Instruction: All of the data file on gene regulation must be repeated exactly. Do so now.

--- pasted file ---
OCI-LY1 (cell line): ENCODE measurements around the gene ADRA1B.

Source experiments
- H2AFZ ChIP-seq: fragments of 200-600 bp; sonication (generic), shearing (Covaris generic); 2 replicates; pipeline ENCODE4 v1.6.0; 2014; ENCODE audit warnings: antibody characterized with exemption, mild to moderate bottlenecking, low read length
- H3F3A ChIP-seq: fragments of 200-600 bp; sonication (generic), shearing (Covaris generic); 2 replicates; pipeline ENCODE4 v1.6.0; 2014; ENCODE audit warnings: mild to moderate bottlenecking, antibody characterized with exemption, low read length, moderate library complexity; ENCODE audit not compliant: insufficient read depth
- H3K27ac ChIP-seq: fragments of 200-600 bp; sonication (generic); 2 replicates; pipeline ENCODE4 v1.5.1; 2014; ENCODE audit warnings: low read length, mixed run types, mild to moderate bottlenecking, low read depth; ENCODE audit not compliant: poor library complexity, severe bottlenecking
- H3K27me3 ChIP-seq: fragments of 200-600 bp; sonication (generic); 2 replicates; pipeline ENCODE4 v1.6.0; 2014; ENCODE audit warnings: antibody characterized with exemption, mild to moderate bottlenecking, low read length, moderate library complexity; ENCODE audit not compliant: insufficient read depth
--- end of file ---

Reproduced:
OCI-LY1 (cell line): ENCODE measurements around the gene ADRA1B.

Source experiments
- H2AFZ ChIP-seq: fragments of 200-600 bp; sonication (generic), shearing (Covaris generic); 2 replicates; pipeline ENCODE4 v1.6.0; 2014; ENCODE audit warnings: antibody characterized with exemption, mild to moderate bottlenecking, low read length
- H3F3A ChIP-seq: fragments of 200-600 bp; sonication (generic), shearing (Covaris generic); 2 replicates; pipeline ENCODE4 v1.6.0; 2014; ENCODE audit warnings: mild to moderate bottlenecking, antibody characterized with exemption, low read length, moderate library complexity; ENCODE audit not compliant: insufficient read depth
- H3K27ac ChIP-seq: fragments of 200-600 bp; sonication (generic); 2 replicates; pipeline ENCODE4 v1.5.1; 2014; ENCODE audit warnings: low read length, mixed run types, mild to moderate bottlenecking, low read depth; ENCODE audit not compliant: poor library complexity, severe bottlenecking
- H3K27me3 ChIP-seq: fragments of 200-600 bp; sonication (generic); 2 replicates; pipeline ENCODE4 v1.6.0; 2014; ENCODE audit warnings: antibody characterized with exemption, mild to moderate bottlenecking, low read length, moderate library complexity; ENCODE audit not compliant: insufficient read depth